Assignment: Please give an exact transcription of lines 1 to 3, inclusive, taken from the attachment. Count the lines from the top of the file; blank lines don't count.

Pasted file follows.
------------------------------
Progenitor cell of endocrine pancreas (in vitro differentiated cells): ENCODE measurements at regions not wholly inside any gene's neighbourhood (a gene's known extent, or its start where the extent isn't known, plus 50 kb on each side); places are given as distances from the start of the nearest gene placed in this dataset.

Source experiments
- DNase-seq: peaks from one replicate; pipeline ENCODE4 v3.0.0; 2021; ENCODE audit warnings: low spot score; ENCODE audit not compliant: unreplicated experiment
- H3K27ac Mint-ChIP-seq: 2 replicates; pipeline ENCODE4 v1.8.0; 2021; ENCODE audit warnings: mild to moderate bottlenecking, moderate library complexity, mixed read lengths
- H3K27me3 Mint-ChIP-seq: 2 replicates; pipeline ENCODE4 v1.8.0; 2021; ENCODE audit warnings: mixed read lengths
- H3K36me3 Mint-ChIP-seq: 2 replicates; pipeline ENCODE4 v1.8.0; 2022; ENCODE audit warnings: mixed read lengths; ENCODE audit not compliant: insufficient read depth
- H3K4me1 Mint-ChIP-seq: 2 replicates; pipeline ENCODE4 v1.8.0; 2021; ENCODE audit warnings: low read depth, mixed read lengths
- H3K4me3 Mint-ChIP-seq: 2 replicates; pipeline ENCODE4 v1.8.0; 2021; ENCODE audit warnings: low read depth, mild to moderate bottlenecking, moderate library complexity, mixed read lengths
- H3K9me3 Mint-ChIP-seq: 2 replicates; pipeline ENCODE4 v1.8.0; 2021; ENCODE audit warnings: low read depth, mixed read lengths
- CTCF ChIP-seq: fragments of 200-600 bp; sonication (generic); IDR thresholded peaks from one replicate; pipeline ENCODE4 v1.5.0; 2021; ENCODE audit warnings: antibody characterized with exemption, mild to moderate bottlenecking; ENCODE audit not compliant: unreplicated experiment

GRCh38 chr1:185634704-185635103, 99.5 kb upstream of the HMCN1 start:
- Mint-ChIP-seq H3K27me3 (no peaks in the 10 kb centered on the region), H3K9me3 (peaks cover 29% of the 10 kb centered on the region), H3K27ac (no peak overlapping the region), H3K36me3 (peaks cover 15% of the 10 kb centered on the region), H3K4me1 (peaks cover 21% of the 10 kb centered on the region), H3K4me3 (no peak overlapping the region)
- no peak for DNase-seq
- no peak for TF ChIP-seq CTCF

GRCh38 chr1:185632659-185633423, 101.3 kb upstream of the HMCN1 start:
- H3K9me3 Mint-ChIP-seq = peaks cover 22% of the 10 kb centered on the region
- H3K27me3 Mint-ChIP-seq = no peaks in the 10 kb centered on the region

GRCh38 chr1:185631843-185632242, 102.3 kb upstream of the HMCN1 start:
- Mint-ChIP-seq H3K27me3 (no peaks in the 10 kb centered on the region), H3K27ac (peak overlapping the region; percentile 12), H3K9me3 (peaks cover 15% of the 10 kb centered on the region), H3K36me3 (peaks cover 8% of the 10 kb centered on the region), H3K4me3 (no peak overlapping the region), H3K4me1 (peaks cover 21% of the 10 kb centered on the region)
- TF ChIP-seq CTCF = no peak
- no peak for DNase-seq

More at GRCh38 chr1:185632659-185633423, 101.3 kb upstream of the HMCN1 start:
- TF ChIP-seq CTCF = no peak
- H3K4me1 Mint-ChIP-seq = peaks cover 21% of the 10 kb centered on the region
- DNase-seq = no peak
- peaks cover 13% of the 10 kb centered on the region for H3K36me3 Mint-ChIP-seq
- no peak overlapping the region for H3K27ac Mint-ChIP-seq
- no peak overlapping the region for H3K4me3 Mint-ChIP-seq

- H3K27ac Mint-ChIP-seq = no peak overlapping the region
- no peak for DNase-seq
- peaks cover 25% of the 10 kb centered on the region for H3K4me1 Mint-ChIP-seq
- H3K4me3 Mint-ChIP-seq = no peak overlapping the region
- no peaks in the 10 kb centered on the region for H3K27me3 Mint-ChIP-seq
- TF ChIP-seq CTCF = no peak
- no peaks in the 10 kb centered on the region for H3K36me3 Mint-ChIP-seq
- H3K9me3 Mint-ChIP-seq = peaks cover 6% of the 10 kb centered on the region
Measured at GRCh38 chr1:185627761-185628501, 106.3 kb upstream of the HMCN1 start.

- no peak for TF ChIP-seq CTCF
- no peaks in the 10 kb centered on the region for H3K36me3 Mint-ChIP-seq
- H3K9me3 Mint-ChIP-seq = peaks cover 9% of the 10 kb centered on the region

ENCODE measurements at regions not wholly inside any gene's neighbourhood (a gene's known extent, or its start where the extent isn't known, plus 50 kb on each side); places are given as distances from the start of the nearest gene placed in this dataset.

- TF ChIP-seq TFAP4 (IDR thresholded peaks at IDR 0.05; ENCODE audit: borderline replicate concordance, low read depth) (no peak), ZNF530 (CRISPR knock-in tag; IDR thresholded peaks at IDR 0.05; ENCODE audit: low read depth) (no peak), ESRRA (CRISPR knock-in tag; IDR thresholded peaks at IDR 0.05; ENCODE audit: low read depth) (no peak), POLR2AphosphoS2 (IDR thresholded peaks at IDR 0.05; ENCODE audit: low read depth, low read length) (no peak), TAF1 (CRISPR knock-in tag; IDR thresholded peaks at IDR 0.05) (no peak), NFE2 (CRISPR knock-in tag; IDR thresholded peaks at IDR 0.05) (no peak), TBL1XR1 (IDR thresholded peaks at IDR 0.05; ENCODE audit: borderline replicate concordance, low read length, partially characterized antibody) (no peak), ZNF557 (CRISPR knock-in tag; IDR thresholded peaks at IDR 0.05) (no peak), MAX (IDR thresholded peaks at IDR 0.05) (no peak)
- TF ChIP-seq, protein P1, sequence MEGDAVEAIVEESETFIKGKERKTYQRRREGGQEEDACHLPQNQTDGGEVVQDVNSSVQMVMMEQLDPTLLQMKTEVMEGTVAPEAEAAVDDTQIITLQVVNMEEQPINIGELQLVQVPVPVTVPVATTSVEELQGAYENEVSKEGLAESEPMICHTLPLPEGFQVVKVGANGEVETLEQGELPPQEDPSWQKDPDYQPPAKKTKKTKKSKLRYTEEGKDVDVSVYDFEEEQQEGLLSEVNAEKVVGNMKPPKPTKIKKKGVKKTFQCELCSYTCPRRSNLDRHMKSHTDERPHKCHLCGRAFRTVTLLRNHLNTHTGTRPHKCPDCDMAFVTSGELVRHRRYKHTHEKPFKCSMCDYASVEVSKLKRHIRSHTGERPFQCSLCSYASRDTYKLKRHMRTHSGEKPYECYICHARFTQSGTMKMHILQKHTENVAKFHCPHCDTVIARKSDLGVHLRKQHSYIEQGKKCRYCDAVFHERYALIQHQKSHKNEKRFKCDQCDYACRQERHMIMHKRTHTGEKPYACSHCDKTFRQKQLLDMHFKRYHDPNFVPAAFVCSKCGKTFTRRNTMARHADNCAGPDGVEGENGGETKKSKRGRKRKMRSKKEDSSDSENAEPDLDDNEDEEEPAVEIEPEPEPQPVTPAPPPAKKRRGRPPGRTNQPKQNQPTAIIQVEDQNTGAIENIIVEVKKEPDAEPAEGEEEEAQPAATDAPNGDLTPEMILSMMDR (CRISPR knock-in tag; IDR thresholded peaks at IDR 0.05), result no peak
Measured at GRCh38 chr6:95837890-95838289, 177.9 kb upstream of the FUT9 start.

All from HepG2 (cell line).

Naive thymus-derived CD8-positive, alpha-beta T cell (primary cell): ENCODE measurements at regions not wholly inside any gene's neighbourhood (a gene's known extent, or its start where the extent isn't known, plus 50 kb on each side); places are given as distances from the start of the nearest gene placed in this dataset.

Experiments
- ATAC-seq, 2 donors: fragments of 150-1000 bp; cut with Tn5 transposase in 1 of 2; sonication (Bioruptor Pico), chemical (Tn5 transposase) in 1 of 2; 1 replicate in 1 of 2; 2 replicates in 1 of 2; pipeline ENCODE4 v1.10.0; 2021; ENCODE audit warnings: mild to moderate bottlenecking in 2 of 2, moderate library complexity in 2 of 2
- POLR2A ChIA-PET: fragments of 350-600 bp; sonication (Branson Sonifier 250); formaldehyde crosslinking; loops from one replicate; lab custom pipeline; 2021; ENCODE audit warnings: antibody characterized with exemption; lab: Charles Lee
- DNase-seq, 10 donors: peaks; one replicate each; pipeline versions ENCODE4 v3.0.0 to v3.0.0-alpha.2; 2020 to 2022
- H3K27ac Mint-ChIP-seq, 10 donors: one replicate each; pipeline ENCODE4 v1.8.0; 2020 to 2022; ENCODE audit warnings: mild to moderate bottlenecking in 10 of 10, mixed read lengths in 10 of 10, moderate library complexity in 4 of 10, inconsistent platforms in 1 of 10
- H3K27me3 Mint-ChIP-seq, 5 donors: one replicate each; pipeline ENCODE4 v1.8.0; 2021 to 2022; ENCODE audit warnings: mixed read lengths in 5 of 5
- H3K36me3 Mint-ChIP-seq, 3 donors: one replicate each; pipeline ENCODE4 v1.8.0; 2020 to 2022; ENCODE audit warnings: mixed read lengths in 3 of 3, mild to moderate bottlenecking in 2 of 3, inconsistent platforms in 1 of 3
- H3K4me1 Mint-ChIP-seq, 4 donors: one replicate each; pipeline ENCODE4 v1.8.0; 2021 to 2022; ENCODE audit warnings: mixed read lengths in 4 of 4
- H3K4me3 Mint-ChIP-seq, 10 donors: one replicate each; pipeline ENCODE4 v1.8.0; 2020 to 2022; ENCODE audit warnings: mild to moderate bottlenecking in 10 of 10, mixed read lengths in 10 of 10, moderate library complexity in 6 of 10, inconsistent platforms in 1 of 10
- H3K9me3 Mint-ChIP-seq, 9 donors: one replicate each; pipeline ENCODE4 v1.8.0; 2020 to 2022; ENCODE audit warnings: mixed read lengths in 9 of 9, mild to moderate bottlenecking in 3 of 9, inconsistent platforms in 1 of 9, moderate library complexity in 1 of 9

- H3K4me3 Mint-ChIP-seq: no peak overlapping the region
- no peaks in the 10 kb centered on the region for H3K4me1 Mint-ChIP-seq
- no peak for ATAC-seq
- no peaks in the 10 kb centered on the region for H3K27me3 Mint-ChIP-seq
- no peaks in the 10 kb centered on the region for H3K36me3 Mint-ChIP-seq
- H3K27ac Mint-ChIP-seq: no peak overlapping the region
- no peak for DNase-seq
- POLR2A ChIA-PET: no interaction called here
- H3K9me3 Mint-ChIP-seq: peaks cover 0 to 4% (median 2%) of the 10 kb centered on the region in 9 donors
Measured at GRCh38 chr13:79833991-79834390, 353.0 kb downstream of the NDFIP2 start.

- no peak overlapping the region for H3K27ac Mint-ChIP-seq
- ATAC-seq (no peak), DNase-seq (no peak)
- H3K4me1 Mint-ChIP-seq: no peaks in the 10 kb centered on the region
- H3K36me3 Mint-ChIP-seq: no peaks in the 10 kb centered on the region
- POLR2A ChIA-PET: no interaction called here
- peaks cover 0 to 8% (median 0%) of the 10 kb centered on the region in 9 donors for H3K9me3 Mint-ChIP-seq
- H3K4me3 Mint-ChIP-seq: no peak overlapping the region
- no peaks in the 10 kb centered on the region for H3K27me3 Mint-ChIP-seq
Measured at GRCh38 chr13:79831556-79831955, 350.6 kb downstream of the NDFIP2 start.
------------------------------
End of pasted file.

Progenitor cell of endocrine pancreas (in vitro differentiated cells): ENCODE measurements at regions not wholly inside any gene's neighbourhood (a gene's known extent, or its start where the extent isn't known, plus 50 kb on each side); places are given as distances from the start of the nearest gene placed in this dataset.

Source experiments
- DNase-seq: peaks from one replicate; pipeline ENCODE4 v3.0.0; 2021; ENCODE audit warnings: low spot score; ENCODE audit not compliant: unreplicated experiment